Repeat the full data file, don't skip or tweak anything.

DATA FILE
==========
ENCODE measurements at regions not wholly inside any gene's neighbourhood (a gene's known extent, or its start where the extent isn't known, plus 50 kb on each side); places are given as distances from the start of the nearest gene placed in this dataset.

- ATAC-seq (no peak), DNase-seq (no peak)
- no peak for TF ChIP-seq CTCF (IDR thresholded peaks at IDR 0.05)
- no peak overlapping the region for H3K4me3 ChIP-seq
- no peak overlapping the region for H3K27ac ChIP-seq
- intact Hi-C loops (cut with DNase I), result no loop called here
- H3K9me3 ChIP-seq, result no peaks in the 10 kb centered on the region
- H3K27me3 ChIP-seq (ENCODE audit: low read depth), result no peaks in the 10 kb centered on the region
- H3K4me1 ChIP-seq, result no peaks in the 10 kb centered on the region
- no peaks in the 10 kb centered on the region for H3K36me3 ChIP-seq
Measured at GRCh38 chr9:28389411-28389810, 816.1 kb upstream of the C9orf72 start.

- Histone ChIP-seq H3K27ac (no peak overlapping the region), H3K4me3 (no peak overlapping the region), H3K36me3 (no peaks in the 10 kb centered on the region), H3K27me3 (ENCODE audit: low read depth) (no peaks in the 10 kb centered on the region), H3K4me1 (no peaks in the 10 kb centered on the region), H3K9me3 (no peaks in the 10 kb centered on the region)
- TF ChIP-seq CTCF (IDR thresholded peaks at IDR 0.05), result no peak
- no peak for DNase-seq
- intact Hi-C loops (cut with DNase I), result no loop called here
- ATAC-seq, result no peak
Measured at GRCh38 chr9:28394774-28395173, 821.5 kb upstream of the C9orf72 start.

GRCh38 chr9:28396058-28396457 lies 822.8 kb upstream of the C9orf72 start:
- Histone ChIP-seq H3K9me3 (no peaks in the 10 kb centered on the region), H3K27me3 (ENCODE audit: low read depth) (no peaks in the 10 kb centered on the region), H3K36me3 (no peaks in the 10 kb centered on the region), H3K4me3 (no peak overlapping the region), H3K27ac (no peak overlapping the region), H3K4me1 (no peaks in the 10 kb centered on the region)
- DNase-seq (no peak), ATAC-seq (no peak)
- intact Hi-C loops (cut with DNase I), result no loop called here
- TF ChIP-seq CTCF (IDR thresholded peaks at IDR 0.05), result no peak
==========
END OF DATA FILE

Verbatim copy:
ENCODE measurements at regions not wholly inside any gene's neighbourhood (a gene's known extent, or its start where the extent isn't known, plus 50 kb on each side); places are given as distances from the start of the nearest gene placed in this dataset.

- ATAC-seq (no peak), DNase-seq (no peak)
- no peak for TF ChIP-seq CTCF (IDR thresholded peaks at IDR 0.05)
- no peak overlapping the region for H3K4me3 ChIP-seq
- no peak overlapping the region for H3K27ac ChIP-seq
- intact Hi-C loops (cut with DNase I), result no loop called here
- H3K9me3 ChIP-seq, result no peaks in the 10 kb centered on the region
- H3K27me3 ChIP-seq (ENCODE audit: low read depth), result no peaks in the 10 kb centered on the region
- H3K4me1 ChIP-seq, result no peaks in the 10 kb centered on the region
- no peaks in the 10 kb centered on the region for H3K36me3 ChIP-seq
Measured at GRCh38 chr9:28389411-28389810, 816.1 kb upstream of the C9orf72 start.

- Histone ChIP-seq H3K27ac (no peak overlapping the region), H3K4me3 (no peak overlapping the region), H3K36me3 (no peaks in the 10 kb centered on the region), H3K27me3 (ENCODE audit: low read depth) (no peaks in the 10 kb centered on the region), H3K4me1 (no peaks in the 10 kb centered on the region), H3K9me3 (no peaks in the 10 kb centered on the region)
- TF ChIP-seq CTCF (IDR thresholded peaks at IDR 0.05), result no peak
- no peak for DNase-seq
- intact Hi-C loops (cut with DNase I), result no loop called here
- ATAC-seq, result no peak
Measured at GRCh38 chr9:28394774-28395173, 821.5 kb upstream of the C9orf72 start.

GRCh38 chr9:28396058-28396457 lies 822.8 kb upstream of the C9orf72 start:
- Histone ChIP-seq H3K9me3 (no peaks in the 10 kb centered on the region), H3K27me3 (ENCODE audit: low read depth) (no peaks in the 10 kb centered on the region), H3K36me3 (no peaks in the 10 kb centered on the region), H3K4me3 (no peak overlapping the region), H3K27ac (no peak overlapping the region), H3K4me1 (no peaks in the 10 kb centered on the region)
- DNase-seq (no peak), ATAC-seq (no peak)
- intact Hi-C loops (cut with DNase I), result no loop called here
- TF ChIP-seq CTCF (IDR thresholded peaks at IDR 0.05), result no peak